When asked about the creation of their first album, Lamari explains that it was a combination of things – the piecing together of vague childhood memories, along with the surrealist nature of the TV show Twin Peaks, which she was watching at the time. “I was interested in the idea of the subconscious mind as a place”, says Lamari. Indeed, this concept can be felt while listening to the album, particularly in their song ‘In Silence. In the climax of the track, the lyric: “To be quiet in a house on fire” is screamed, encompassing the struggle of the repressed subconscious, of being trapped in the mind as though it is a burning building. 

The meaning of the name girlfriend. is straightforward, representing the band as a group of friends. Although originally intended to be ‘girlband’, it was unfortunately discovered that the name had already been coined, by an all-male band no less. In terms of musical inspiration, girlfriend. draw on anything and everything. Aside from MCR, inspiration for their album is listed in the members’ individual playlists on the band’s Spotify page, ranging from Olivia Rodrigo to Yung Lean to Prince. Lamari makes the point that music should be fun –  pretentiousness is out! Drawing on how versatile the band’s music taste is, Hana reminisces on the time the group attended a Nicki Minaj concert and “just cried”, a spiritual experience, one might say. The band have been given labels from emo to grunge to shoegaze, but the lead singer notes that the genre of “post-hardcore” really stuck out to her. In three words, Lamari describes the new album as “emotional and raw”. ‘Girlhood’ is a particular favourite of mine that exemplifies this, with dreamy guitars and a nauseating nostalgia in its lyrics.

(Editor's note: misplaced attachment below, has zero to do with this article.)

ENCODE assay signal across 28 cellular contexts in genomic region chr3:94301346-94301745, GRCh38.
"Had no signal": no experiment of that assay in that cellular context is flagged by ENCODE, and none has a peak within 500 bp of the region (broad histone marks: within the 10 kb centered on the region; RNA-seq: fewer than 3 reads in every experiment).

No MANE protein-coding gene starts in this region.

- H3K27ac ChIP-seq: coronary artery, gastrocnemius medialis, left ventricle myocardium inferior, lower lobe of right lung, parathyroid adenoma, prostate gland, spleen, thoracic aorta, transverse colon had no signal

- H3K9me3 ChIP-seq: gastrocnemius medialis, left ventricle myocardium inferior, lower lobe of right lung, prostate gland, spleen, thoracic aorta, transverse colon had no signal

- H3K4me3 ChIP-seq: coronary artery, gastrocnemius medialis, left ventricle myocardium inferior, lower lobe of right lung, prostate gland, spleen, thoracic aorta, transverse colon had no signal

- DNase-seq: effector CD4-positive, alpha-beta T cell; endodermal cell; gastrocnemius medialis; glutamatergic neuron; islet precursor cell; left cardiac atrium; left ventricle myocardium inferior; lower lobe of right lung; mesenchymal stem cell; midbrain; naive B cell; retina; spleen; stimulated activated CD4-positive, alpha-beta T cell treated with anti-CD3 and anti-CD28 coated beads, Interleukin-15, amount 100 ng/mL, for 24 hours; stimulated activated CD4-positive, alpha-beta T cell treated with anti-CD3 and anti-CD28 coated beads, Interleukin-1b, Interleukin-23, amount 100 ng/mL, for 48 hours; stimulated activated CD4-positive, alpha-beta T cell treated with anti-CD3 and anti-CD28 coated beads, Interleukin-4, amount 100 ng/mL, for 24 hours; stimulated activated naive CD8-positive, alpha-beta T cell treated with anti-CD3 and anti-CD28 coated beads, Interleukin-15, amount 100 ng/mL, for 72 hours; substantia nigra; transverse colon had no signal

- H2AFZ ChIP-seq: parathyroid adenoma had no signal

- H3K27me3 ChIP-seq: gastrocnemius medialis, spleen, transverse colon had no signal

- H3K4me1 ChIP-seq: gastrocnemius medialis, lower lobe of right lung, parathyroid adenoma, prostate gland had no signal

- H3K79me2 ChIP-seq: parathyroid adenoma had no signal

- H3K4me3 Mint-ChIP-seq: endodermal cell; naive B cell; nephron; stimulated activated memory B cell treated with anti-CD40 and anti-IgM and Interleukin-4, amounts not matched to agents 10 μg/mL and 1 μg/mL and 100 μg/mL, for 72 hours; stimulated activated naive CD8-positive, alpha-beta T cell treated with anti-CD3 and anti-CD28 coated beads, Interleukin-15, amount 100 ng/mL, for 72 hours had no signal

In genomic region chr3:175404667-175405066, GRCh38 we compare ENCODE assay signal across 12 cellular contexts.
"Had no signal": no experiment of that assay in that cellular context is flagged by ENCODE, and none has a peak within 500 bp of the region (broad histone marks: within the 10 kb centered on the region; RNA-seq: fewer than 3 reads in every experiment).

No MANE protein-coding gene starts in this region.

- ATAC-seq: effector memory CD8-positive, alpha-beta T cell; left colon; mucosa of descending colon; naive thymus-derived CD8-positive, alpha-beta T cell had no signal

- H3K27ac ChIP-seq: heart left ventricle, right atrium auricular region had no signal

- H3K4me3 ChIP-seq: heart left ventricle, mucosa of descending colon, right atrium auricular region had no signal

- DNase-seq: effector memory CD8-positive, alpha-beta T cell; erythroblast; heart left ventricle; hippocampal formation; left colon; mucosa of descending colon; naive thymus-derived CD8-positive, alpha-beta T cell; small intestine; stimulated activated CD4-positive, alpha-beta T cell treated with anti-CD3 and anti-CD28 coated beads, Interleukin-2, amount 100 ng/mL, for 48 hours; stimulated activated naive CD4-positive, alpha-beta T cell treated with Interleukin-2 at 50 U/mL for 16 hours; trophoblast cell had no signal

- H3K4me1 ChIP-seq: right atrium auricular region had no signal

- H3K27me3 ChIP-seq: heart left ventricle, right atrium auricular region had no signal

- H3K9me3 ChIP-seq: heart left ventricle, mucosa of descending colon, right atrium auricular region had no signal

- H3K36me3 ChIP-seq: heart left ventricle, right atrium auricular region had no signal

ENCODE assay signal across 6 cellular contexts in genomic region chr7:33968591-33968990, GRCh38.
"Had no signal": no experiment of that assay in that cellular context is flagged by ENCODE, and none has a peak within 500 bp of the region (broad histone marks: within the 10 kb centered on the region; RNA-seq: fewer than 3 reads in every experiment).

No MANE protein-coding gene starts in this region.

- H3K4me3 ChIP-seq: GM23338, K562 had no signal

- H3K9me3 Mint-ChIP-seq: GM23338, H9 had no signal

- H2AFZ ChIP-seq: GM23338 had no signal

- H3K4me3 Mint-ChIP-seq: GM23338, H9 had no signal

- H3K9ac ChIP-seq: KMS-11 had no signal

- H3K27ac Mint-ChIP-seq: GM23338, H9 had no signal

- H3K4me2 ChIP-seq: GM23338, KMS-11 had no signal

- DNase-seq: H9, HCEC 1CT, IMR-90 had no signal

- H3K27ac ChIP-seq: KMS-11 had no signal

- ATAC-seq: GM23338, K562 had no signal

Discussing the band’s success, Lamari recalls when the band was formed in 2015, gigging in small venues while still being college students. The musician describes the experience as somewhat overwhelming – juggling college, work and music – as well as being an independent band without management or crew. “The work never really stops as an independent band”, she says. Over time, the combination of commitments meant the band could not write new music, and playing the same set over and over again became tiresome.